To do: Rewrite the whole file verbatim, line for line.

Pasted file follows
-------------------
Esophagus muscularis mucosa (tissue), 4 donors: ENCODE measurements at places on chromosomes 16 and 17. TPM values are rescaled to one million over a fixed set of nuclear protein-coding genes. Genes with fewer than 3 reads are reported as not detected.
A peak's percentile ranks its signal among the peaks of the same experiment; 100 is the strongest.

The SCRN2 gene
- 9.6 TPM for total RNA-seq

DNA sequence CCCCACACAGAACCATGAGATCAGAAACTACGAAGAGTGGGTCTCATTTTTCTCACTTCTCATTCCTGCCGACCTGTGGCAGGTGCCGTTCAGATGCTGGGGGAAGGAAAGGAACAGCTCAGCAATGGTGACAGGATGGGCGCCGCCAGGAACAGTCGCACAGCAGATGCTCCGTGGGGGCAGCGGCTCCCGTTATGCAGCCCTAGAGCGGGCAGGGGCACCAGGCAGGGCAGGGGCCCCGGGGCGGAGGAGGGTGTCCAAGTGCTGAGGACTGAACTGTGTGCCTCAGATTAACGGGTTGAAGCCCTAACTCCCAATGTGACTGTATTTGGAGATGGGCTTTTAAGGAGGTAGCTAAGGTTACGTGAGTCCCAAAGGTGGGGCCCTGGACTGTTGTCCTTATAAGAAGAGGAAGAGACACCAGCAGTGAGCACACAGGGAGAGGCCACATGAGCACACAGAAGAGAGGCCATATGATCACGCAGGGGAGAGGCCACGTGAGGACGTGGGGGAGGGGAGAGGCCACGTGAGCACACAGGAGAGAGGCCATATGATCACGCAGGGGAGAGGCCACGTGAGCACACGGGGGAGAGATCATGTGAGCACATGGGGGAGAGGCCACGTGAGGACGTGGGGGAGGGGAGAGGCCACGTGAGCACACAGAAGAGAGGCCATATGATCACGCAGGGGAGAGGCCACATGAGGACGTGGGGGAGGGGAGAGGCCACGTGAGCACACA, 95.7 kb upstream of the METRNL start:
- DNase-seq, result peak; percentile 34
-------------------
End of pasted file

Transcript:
Esophagus muscularis mucosa (tissue), 4 donors: ENCODE measurements at places on chromosomes 16 and 17. TPM values are rescaled to one million over a fixed set of nuclear protein-coding genes. Genes with fewer than 3 reads are reported as not detected.
A peak's percentile ranks its signal among the peaks of the same experiment; 100 is the strongest.

The SCRN2 gene
- 9.6 TPM for total RNA-seq

DNA sequence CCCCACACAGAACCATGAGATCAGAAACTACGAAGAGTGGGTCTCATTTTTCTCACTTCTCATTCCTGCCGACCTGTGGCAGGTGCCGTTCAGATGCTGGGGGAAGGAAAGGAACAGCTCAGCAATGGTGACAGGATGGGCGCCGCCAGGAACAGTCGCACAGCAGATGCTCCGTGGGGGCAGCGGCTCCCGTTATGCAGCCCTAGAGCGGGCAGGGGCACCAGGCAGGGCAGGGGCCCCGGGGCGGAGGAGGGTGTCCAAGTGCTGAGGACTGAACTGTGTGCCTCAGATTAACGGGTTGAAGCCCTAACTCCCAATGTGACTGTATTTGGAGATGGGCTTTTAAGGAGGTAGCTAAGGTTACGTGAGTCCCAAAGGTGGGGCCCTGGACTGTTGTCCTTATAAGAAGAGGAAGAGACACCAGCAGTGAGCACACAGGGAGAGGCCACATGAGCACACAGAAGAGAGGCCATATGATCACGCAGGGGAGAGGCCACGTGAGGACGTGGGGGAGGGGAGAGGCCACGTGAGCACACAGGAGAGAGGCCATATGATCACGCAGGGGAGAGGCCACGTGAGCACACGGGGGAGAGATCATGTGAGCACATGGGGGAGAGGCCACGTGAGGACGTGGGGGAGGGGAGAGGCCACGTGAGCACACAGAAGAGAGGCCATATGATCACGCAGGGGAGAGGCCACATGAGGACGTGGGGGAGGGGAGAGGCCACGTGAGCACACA, 95.7 kb upstream of the METRNL start:
- DNase-seq, result peak; percentile 34